EDMONTON – It was Monday morning and Daniel Nestor had finished packing his bags. For another flight, another event, another opportunity to compete on the world stage in tennis. It’s about all he’s known, as an amateur and professional, for more than three decades. But this week, before heading off to a Davis Cup event in Edmonton, leaving home was more difficult than usual.
MONTREAL — It was not quite 10 minutes after he had kissed the blue court, thanked the Montreal crowd and waved to his mother – who anxiously sat in the corner, behind the baseline and above the wall. Not quite 10 minutes since he’d walked off centre court, past the throng of hundreds waiting for him along the outdoor concourse, through a dark tunnel into an indoor building and a plush, empty, carpeted locker room.
It was the first meeting on opening day of Alouettes training camp in the spring of 2002. Don Matthews stepped to the lectern at the military base in Saint-Jean-sur-Richelieu, Que., to set the tone for the season, and begin his era as head coach of Montreal’s Canadian Football League franchise. “There’s only one rule around here,” Matthews told the team. “Nobody, and I mean nobody gets more (women) around here than I do.”The players looked around at one another, and the session broke up.
Muck Rack makes it simple to find people, tweets, or articles that mention any name, keyword, company, hashtag etc. We've compiled this guide to help you make the most of your search.
Selecting a term
Start searching tweets, articles from media outlets, articles mentioned in tweets, journalists'
names, titles and bios with some suggested searches:
Companies or Topics (e.g. iPhone, Microsoft)
Phrases (e.g. "cloud computing") — use quotes to keep the terms together
Twitter handles (e.g. @username) — returns those who have mentioned or replied to
Names (e.g. "David Pogue")
Hashtags (e.g. #sxsw, #london2012)
Bio details (e.g. vegan, Olympics, father)
Muck Rack's Advanced Search allows for many boolean operators.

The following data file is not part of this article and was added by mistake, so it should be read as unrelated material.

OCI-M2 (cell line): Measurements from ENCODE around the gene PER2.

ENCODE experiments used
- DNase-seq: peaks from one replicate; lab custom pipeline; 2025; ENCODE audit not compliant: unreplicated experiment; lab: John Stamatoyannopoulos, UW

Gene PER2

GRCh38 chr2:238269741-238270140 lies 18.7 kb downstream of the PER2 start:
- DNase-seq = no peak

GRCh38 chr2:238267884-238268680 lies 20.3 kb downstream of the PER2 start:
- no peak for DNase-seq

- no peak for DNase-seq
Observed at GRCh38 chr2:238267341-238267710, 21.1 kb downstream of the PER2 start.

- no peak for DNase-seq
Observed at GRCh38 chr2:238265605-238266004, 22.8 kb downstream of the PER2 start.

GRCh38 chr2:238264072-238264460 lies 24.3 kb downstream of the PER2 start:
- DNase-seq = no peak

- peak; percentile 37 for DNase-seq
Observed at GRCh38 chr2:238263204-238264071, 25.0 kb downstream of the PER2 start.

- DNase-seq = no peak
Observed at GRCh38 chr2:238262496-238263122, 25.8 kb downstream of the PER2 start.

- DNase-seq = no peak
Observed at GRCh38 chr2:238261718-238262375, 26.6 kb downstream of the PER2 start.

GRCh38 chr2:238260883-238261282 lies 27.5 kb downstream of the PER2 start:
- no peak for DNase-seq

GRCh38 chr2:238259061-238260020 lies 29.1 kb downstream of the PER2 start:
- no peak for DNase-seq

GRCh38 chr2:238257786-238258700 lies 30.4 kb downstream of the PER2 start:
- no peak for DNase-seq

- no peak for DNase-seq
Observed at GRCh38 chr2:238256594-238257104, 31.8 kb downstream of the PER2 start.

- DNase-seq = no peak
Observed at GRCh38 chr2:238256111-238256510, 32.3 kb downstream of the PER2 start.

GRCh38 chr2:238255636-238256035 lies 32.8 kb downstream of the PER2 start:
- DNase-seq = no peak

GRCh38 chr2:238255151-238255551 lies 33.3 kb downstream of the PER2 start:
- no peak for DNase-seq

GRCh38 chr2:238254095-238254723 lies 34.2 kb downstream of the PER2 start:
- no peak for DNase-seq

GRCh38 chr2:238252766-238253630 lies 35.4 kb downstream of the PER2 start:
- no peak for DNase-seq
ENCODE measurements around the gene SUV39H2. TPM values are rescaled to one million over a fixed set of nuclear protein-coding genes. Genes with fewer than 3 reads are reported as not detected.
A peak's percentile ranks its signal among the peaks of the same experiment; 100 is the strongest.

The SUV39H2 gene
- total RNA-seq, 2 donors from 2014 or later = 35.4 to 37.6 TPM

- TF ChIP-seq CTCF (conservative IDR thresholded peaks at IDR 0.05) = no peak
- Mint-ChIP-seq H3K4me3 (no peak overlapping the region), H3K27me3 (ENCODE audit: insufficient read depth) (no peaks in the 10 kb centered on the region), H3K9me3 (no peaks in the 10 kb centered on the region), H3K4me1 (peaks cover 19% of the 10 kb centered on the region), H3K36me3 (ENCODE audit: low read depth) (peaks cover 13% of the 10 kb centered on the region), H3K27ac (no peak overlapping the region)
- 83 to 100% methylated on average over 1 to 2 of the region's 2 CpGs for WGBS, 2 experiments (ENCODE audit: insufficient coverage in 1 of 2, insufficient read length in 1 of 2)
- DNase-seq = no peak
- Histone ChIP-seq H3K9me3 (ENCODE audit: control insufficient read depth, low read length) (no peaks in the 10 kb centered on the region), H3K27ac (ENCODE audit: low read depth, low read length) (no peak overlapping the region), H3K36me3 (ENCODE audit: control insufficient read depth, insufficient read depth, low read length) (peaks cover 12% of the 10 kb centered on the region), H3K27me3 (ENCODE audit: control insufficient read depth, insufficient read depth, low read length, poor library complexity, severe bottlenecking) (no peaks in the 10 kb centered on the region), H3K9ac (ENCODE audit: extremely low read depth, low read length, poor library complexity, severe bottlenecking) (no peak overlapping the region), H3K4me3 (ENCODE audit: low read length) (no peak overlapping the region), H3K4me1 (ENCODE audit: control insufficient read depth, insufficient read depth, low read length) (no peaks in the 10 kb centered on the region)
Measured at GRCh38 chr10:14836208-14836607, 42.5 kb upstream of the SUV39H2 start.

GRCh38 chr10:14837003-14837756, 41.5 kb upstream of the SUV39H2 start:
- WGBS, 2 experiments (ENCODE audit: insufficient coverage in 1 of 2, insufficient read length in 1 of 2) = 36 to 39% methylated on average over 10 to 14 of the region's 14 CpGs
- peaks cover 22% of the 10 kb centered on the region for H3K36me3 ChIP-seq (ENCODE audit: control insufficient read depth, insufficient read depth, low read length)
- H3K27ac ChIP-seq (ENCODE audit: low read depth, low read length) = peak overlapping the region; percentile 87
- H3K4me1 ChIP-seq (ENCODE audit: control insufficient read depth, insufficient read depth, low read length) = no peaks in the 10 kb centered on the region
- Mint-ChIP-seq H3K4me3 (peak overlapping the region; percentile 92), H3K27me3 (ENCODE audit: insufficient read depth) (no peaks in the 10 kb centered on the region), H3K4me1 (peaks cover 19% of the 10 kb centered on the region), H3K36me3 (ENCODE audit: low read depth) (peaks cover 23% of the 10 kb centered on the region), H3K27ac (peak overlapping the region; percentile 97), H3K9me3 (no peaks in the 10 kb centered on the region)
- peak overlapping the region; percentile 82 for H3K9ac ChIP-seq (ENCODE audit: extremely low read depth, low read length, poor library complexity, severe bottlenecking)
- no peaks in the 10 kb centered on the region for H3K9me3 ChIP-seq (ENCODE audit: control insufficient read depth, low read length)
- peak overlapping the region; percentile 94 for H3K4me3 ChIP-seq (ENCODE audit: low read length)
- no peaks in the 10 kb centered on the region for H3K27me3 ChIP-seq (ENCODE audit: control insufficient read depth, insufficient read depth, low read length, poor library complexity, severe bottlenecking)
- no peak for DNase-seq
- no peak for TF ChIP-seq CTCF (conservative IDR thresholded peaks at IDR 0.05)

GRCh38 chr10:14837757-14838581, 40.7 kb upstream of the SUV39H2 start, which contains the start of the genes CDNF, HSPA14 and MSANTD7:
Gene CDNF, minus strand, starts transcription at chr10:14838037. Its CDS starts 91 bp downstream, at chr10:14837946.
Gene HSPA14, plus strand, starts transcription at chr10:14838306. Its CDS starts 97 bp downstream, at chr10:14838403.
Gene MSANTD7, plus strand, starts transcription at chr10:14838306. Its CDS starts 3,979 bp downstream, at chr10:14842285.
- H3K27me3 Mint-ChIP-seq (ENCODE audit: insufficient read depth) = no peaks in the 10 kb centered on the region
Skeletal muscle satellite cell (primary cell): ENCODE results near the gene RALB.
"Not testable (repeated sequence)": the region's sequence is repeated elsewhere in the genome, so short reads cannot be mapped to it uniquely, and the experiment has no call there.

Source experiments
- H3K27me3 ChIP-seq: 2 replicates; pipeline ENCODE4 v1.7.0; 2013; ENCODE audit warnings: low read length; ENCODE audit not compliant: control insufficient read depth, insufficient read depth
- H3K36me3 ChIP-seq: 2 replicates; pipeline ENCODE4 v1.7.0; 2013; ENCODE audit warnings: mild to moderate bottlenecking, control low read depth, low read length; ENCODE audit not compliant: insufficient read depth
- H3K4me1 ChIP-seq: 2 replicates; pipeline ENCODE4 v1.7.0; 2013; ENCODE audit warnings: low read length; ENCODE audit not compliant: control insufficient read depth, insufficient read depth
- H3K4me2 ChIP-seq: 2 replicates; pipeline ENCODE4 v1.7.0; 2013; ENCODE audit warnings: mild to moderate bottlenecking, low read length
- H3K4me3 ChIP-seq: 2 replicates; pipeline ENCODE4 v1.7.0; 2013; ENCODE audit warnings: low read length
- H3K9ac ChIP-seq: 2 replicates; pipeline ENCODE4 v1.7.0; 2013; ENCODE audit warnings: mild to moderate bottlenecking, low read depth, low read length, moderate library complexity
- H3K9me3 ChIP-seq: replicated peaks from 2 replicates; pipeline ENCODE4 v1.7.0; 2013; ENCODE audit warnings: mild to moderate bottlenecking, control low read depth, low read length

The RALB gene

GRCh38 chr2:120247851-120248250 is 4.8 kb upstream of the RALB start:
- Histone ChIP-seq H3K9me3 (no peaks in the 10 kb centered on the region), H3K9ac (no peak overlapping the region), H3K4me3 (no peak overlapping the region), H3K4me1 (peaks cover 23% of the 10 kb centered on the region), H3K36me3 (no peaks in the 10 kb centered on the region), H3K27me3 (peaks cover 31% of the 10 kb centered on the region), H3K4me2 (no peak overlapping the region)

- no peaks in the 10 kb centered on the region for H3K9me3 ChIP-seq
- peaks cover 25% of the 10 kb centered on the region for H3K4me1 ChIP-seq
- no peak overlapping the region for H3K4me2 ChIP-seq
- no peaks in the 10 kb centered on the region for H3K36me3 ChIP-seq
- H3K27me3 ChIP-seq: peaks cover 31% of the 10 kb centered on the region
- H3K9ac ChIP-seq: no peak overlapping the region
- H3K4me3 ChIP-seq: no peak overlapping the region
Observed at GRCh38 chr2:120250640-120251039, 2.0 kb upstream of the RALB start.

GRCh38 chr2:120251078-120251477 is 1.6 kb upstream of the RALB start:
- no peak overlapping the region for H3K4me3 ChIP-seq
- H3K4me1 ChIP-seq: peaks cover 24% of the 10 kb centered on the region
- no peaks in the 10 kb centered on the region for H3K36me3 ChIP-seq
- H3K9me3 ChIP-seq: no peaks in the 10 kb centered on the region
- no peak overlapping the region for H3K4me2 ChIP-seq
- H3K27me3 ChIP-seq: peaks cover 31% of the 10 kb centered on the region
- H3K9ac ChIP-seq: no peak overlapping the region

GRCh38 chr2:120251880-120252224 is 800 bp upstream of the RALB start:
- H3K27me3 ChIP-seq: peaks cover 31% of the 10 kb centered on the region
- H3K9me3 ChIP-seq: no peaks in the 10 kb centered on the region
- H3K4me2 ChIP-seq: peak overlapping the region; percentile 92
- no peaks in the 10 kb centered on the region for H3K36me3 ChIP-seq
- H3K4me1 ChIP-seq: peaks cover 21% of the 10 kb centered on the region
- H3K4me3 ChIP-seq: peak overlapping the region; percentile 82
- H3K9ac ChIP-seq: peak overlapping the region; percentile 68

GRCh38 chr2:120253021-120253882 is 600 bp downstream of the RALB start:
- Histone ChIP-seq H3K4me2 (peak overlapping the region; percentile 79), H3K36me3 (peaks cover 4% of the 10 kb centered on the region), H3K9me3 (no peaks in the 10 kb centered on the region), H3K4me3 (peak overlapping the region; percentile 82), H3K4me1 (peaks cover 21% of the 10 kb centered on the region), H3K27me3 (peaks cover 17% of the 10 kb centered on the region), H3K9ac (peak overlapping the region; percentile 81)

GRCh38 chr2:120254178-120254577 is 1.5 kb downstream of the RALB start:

Find results that mention multiple specified terms, use AND or
+. For example, ensure each result contains both Elon Musk and Mark Zuckerberg by
searching Musk AND Zuckerberg or Musk + Zuckerberg.
Use the operators OR or , to broaden your search when you'd like either of
multiple terms to appear in results. (This is the default behavior of our search when no operators
are used). For example, results will contain either cake or cookie by searching cake OR cookie or cake,cookie
Use NOT or - to subtract results from your search. For
example, searching Disney will yield results about the Walt Disney Company as well as Walt Disney
World Resort. To exclude mentions of Disney World, search for Disney -World or Disney
When using one of these operators with a phrase, enclose it in quotation marks. For example, you can
find results about smartphones excluding Apple's iPhone 4S by searching smartphone -"iPhone
Exact case matching or punctuation
If you're searching for a brand name or keyword that relies on specific punctuation marks or capitalization, you can
find results that match your exact query by adding matchcase: before the keyword you're searching for, like matchcase:E*TRADE .
Use parentheses to separate multiple
boolean phrases. For example, to find journalists talking about having fun in Disney World or
Disneyland, search for ("disney world" OR disneyland) AND fun.
An asterisk can be used to search for any variation of a root word truncated by the asterisk. For example, searching for admin* will return results for administrator, administration, administer, administered, etc.
A near operator is an AND operator where you can control the distance between the words. You can vary the distance the near operation uses by adding a forward slash and number (between 0-99) such as strawberries NEAR/10 "whipped cream", which means the strawberries must exist within 10 words of "whipped cream".